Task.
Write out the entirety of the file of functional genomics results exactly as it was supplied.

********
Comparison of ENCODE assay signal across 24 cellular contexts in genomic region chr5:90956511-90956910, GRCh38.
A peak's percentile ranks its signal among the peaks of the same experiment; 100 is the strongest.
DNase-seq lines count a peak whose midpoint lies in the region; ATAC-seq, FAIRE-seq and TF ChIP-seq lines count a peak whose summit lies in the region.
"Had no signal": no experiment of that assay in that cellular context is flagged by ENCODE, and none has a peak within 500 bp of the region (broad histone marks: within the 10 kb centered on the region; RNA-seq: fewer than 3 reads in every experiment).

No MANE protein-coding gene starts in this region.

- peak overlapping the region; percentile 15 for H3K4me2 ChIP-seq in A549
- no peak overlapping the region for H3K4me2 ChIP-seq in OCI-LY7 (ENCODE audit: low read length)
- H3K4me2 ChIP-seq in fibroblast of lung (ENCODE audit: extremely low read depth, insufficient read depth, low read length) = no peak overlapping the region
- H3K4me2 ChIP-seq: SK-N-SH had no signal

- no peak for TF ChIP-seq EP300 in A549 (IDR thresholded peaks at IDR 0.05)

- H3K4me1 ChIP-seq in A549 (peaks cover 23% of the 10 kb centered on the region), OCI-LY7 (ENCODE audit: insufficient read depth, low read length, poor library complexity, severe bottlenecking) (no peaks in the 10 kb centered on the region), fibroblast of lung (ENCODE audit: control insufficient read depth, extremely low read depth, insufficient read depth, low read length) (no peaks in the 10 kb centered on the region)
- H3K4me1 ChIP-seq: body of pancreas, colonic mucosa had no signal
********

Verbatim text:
Comparison of ENCODE assay signal across 24 cellular contexts in genomic region chr5:90956511-90956910, GRCh38.
A peak's percentile ranks its signal among the peaks of the same experiment; 100 is the strongest.
DNase-seq lines count a peak whose midpoint lies in the region; ATAC-seq, FAIRE-seq and TF ChIP-seq lines count a peak whose summit lies in the region.
"Had no signal": no experiment of that assay in that cellular context is flagged by ENCODE, and none has a peak within 500 bp of the region (broad histone marks: within the 10 kb centered on the region; RNA-seq: fewer than 3 reads in every experiment).

No MANE protein-coding gene starts in this region.

- peak overlapping the region; percentile 15 for H3K4me2 ChIP-seq in A549
- no peak overlapping the region for H3K4me2 ChIP-seq in OCI-LY7 (ENCODE audit: low read length)
- H3K4me2 ChIP-seq in fibroblast of lung (ENCODE audit: extremely low read depth, insufficient read depth, low read length) = no peak overlapping the region
- H3K4me2 ChIP-seq: SK-N-SH had no signal

- no peak for TF ChIP-seq EP300 in A549 (IDR thresholded peaks at IDR 0.05)

- H3K4me1 ChIP-seq in A549 (peaks cover 23% of the 10 kb centered on the region), OCI-LY7 (ENCODE audit: insufficient read depth, low read length, poor library complexity, severe bottlenecking) (no peaks in the 10 kb centered on the region), fibroblast of lung (ENCODE audit: control insufficient read depth, extremely low read depth, insufficient read depth, low read length) (no peaks in the 10 kb centered on the region)
- H3K4me1 ChIP-seq: body of pancreas, colonic mucosa had no signal